Next day of the three day trip we headed round to Kilt Rock up on the Trotternish Peninsula. A proper photogenic crag when viewed from the South and a crag not short of lines! I started up The Electric Bagpipe round in the descent gully which is a superb VS, probably HVS, with brilliant moves up the layback crack which you wished just went on and on. James then led up A Haggis Called Wanda E2 5b, which was a good line but a wee bit loose and dirty, just needed more traffic, it was another tough jamming route. James then while warm put in a physical and mental stamina effort up Internationale E2 5b, surely 5c, as we had in our possesion two and a half sets of cams - including a monster BD Camalot 5 (required). This is undoubtedly the best line I've ever climbed in Scotland and James dispatched it in good style, despite running out of cams near the top he kept a cool head. It is a perfect splitter hand crack which verges into offwidth territory in the middle, requiring a full repertoire of crack climbing technique, I was very happy to second it clean, being terrible at cracks! I capped off the trip with an ascent of Grey Panther, possibly the best single pitch E1 5b in Scotland. It takes a direct line up the typical chimney-esque columns of Kilt Rock, switching between the two perfect cracks in either side of the groove. The jamming is painless, secure and thoroughly enjoyable, with continuous 5b moves with no stand out crux. It feels like it just goes on and on but it's steady throughout. Without doubt the best single pitch climb I've had the joy to lead.
|Scotty the dog chilling at Neist.|
The monsoons of Summer then duly arrived come the start of June. I did however have a good start to the month and was chuffed to make a rather determined redpoint ascent of Unforgiven 7b at Dumby. It was our fourth session and I thankfully managed it on the third lead attempt. Sean had sent it earlier that afternoon so the nerves started getting the better of me. I managed to piece together what must have been one of my worst ever attempts, lead or on top-rope, and somehow sent it. It was sheer refusal to fall off over good style for sure.
Fresh back from the Alps I was fully psyched to get into the mountains however the Scottish Summer continued to have other ideas. Myself and Peter headed through to a moist Limekilns towards the end of August. Here I managed to dig my way up Elgin's crack, finding the upper crux much harder than the boulder move at the start. I was pumped out my mind but somehow delicately made the move right up into the easier ground after reading the upper crux wrong.
|Evening light at Dumby.|
I managed to get round to doing some other Dumby classics later on in August and September with Peter and Jeremy. This time it was trad however with the classics of Windjammer and Longbow. Unfortunately Longbow suffers from a seeping grass ledge above so it had to wait until the tail end of September. Both are quality lines, probably the best at their respective grades of HVS 5a and E1 5b within the Central Belt. Both sustained and long for Central Belt trad and very much a Dumby feel to them both, superb.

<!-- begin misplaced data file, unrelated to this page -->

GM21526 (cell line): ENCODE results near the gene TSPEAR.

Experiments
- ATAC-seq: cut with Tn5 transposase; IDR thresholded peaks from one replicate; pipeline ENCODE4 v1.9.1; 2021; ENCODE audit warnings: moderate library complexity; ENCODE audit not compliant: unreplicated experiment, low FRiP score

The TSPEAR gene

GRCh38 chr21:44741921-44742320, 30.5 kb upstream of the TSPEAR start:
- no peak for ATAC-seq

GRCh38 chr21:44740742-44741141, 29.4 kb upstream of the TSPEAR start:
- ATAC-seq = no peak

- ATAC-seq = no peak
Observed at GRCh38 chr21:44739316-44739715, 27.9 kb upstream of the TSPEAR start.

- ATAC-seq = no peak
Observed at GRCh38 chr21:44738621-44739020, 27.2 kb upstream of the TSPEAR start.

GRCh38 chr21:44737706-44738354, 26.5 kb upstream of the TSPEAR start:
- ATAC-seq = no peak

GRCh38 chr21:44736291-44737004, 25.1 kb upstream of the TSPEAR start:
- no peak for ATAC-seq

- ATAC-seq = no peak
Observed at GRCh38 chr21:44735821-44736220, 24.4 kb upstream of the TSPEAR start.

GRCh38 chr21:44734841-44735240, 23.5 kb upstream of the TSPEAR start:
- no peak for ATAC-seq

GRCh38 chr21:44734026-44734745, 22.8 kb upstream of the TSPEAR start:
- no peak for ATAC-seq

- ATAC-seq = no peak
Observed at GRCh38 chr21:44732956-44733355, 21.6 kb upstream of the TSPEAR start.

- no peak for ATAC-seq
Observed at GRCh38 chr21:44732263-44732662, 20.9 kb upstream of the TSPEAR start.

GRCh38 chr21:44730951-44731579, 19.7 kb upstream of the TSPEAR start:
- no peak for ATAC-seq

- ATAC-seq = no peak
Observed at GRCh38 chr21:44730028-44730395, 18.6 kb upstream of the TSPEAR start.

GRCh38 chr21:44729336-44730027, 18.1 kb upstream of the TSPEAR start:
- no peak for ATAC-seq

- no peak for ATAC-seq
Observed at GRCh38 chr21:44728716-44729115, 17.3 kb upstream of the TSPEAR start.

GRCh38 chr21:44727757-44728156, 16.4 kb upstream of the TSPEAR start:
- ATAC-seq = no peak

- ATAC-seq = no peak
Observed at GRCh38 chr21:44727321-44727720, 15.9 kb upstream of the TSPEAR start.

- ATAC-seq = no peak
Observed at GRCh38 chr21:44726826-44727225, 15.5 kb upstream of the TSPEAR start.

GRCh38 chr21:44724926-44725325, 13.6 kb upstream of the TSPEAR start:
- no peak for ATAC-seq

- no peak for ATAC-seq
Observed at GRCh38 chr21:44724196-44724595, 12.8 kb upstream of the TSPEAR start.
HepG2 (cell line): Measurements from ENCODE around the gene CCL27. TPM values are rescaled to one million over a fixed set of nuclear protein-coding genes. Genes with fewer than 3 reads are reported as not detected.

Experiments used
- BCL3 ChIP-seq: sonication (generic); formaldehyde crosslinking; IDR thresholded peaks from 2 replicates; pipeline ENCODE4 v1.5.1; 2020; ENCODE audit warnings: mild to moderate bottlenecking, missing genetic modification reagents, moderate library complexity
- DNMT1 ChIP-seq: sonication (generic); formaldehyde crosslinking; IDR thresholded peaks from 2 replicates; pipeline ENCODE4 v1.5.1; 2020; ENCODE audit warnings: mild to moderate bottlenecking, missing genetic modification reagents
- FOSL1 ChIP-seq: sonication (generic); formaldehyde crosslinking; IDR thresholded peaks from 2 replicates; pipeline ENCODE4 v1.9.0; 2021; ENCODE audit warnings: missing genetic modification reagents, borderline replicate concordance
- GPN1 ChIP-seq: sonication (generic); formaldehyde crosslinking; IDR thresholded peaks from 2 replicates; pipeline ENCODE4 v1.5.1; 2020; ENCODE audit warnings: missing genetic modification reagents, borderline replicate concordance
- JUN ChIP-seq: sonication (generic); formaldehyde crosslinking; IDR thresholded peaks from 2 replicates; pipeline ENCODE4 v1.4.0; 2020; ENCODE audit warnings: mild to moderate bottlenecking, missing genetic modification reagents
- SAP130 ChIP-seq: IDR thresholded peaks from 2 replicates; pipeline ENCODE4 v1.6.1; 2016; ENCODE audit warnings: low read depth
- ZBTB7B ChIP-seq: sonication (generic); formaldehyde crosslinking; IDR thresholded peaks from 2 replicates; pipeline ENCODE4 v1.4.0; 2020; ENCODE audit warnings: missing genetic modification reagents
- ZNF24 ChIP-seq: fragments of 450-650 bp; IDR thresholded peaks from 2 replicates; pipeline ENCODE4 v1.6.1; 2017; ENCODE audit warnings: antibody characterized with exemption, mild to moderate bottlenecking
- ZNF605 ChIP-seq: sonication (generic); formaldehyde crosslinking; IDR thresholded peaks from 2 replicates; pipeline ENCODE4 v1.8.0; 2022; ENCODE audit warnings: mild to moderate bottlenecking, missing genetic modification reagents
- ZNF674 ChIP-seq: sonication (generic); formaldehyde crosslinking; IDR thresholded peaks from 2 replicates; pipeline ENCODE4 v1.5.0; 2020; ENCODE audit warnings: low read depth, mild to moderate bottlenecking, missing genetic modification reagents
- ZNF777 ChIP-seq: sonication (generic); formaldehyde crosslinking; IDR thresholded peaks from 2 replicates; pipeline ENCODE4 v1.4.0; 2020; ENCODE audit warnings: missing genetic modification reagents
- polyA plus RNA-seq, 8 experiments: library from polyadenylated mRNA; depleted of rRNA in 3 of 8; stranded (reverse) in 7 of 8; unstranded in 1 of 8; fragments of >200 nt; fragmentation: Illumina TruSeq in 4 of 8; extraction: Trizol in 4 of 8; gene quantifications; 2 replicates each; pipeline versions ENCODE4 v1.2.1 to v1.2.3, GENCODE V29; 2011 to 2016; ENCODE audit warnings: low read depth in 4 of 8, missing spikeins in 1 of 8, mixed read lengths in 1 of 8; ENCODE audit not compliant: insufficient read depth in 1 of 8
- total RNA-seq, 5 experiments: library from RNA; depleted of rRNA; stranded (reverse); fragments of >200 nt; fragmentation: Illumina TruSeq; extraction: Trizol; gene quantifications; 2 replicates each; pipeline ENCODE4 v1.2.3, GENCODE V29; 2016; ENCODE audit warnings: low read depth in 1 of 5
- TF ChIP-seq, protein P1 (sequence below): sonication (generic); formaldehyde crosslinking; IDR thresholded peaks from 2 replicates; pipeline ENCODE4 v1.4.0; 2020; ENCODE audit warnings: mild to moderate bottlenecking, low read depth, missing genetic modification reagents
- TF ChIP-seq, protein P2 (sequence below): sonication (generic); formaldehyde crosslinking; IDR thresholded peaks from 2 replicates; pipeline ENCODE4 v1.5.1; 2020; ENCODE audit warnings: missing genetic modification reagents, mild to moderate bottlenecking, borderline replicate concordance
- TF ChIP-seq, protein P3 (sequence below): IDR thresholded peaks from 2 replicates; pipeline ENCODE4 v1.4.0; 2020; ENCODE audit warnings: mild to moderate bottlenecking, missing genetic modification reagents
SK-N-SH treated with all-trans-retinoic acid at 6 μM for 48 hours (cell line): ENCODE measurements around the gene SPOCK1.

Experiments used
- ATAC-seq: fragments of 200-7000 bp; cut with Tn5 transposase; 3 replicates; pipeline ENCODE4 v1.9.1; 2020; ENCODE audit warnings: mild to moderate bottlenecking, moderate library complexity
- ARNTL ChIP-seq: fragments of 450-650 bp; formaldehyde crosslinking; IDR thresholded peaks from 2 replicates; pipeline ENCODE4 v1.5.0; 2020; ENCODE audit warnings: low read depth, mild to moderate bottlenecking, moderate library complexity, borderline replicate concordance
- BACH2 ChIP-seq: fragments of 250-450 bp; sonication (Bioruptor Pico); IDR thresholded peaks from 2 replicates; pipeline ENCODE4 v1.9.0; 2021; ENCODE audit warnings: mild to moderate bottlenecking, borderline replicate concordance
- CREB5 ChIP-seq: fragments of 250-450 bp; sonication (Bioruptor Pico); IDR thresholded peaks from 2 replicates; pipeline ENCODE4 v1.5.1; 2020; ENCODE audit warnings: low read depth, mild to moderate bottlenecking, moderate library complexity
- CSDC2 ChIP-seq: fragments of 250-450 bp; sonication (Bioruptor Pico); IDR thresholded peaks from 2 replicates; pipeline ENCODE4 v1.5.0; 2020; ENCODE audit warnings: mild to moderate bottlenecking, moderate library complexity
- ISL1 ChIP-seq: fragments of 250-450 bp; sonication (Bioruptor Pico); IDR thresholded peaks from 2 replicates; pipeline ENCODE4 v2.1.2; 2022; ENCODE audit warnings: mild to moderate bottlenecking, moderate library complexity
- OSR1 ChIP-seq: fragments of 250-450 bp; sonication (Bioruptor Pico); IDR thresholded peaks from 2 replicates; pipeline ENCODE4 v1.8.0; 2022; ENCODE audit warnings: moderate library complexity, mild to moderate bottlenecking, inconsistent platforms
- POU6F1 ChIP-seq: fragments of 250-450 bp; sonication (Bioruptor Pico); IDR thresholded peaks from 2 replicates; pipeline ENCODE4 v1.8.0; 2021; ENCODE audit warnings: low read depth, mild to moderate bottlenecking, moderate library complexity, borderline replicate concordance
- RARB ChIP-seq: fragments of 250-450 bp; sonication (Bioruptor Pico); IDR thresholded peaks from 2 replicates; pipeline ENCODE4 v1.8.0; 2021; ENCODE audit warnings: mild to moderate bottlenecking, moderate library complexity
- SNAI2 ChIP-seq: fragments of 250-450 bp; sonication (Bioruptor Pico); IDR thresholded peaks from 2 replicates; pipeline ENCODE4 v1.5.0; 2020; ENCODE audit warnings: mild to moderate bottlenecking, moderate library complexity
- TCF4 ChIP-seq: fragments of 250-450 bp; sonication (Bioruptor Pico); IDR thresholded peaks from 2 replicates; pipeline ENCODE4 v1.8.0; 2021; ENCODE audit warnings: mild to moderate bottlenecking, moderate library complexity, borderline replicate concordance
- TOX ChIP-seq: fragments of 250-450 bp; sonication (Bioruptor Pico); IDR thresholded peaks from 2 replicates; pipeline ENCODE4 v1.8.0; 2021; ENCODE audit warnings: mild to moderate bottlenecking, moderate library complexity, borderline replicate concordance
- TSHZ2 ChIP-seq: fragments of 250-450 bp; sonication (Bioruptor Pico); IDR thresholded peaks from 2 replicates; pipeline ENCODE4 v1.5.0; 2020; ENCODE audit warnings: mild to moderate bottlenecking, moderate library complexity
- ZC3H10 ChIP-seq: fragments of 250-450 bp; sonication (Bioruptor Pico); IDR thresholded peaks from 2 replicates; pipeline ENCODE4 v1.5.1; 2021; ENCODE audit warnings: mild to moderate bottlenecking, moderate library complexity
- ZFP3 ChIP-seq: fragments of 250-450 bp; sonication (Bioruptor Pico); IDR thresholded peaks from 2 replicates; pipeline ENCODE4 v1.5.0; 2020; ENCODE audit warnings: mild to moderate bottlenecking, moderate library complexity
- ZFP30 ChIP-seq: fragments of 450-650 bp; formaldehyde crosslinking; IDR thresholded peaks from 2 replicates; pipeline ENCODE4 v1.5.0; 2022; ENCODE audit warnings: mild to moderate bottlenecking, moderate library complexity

A damp two day foray North with James found us back at Creag Dubh making a thoroughly enjoyable ascent of the bold Strapadicktaemi E1 5a, before heading up to Huntly's Cave for some real fun steep trad there the following day. I led the classic Double Overhang HVS 5a before making an ascent of the under-rated Diagonal Direct E1 5c.
|Myself at my hometown crag Loudon Hill, (photo credit Finlay Cranston).|
More local trad followed with the start of the Indian Summer in October. I managed to make my first E3 lead at Cambusbarron on Slot Shot E3 5c. I had unfortunately seconded at the start of the Summer so missed out on the onsight but was chuffed none the less to feel pretty steady on it - despite it probably being a standard softly graded Cambusbarron route!
Trying to pack in as much into the Indian Summer as possible, we were back at Weem. I was really happy to onsight The Last Temptation E2 5c which takes an overhanging crack to start, then up into a superb steep corner crack before finishing over a small capping roof. The protection is very good once into the corner crack and the route is sustained. I had to give it big licks so was really happy with the onsight which turned out to be one of the highlights of the year for me.
A trip up to Glen Clova was squeezed in with James mid October where we climbed some of the classics up there. I led Proud Corner which certainbly felt pokey at VS before putting onsighting the Witch's Tooth, a definite sandbag at E1 5b. James linked up Zig Zag Double Direct E2 5c to give what turned out to be a pretty serious and big lead due to a soaking wet finish above gear.
|The Souter sea stack at Fastcastle.|
To round off the Summer myself, Sean, James and Scotty the dog headed East to the Souter, on a bright breezy but chilly day at the start of November. The three of us made a grand ascent of the stack and I was lucky enough to win the rock, paper, scissors in order to get the lead. It felt quite pokey at HVS but it was good that the sea stack didn't give up easily. Sean also led Plain Sailing which looked too good to second so we quickly pulled the ropes and I led through on the pre-placed gear for speed (it was cold!); a route you climb throughout with a smile on your face. James made a good effort on Fast Bleeder which takes a soaring crack line with a breather at half height, unfortunately he fluffed the crux first go but it was hardly primo conditions. Myself and Sean made feeble attempts at seconding it with freezing cold hands - must learn to crack climb in 2017!
|Sean Henderson approaching the crux on the enjoyable Plain Sailing E1 5b, The Souter (Fastcastle).|